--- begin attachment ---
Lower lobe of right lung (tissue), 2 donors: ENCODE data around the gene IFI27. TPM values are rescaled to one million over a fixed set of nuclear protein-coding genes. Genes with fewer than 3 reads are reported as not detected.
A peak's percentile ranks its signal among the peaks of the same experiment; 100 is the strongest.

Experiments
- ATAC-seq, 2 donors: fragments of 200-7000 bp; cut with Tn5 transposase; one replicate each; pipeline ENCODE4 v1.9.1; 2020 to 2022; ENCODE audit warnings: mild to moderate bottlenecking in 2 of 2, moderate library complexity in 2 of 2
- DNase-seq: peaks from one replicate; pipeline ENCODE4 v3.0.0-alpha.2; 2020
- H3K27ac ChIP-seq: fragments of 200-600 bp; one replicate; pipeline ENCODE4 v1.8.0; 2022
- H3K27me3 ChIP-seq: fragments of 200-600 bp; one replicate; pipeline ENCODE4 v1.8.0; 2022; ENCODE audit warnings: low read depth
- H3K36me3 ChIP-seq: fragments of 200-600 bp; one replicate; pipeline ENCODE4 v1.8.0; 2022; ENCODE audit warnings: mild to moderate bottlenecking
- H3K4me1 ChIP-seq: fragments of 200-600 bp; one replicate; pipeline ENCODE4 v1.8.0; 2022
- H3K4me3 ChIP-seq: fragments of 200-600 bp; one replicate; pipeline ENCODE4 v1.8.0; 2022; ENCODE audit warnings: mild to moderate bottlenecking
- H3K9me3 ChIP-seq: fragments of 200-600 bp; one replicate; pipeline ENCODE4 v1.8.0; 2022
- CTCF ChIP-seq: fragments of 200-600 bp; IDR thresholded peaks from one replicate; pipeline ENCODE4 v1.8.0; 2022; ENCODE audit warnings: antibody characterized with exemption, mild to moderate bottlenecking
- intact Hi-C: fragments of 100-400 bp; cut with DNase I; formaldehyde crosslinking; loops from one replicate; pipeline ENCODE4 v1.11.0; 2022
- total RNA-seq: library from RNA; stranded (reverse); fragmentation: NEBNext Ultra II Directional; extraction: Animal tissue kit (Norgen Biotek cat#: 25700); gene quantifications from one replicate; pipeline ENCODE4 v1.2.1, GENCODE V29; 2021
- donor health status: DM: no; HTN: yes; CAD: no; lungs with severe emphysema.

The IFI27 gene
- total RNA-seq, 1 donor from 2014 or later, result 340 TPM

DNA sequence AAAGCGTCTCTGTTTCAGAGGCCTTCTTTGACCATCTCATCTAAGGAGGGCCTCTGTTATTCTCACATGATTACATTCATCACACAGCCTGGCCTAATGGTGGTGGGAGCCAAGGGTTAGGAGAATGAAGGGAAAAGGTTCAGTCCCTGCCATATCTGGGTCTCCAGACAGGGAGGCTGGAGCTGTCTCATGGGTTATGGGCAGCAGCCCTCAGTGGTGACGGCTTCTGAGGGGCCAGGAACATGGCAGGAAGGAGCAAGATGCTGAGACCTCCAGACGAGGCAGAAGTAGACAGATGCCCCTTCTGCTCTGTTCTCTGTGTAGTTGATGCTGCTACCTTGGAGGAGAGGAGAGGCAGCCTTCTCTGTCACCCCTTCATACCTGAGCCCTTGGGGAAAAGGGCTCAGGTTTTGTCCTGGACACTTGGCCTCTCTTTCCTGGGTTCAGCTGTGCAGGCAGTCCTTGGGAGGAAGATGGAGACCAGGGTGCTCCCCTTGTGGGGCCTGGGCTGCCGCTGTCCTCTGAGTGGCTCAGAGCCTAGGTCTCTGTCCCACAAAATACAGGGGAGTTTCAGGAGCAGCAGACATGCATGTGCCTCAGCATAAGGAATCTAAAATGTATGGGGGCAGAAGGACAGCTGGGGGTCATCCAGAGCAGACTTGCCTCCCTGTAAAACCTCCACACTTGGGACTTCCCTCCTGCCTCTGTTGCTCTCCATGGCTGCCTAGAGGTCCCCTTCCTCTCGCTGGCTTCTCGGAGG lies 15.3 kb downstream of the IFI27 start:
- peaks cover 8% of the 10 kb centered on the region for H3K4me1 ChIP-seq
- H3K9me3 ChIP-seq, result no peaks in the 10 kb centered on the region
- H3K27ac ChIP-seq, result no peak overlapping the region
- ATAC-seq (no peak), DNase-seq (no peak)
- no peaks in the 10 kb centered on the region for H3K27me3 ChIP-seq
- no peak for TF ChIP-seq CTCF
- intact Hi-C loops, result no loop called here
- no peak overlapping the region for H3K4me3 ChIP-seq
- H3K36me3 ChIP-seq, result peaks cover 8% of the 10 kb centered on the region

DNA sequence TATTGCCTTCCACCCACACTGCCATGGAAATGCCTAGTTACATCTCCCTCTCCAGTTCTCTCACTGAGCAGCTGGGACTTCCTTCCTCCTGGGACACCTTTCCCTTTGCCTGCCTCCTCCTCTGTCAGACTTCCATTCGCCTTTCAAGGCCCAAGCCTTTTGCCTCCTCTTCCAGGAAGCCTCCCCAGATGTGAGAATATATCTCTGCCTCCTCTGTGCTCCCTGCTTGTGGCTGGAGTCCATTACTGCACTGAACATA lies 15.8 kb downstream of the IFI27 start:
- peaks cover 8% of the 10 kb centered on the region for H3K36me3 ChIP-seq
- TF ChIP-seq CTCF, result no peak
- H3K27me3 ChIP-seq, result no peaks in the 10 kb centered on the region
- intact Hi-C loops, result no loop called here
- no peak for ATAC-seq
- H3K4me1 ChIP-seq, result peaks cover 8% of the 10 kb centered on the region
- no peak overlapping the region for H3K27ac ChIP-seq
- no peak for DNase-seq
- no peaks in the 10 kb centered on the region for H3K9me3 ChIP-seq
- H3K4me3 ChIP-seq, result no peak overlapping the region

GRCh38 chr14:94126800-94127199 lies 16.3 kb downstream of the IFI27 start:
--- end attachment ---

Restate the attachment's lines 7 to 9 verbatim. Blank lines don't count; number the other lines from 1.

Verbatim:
- H3K27me3 ChIP-seq: fragments of 200-600 bp; one replicate; pipeline ENCODE4 v1.8.0; 2022; ENCODE audit warnings: low read depth
- H3K36me3 ChIP-seq: fragments of 200-600 bp; one replicate; pipeline ENCODE4 v1.8.0; 2022; ENCODE audit warnings: mild to moderate bottlenecking
- H3K4me1 ChIP-seq: fragments of 200-600 bp; one replicate; pipeline ENCODE4 v1.8.0; 2022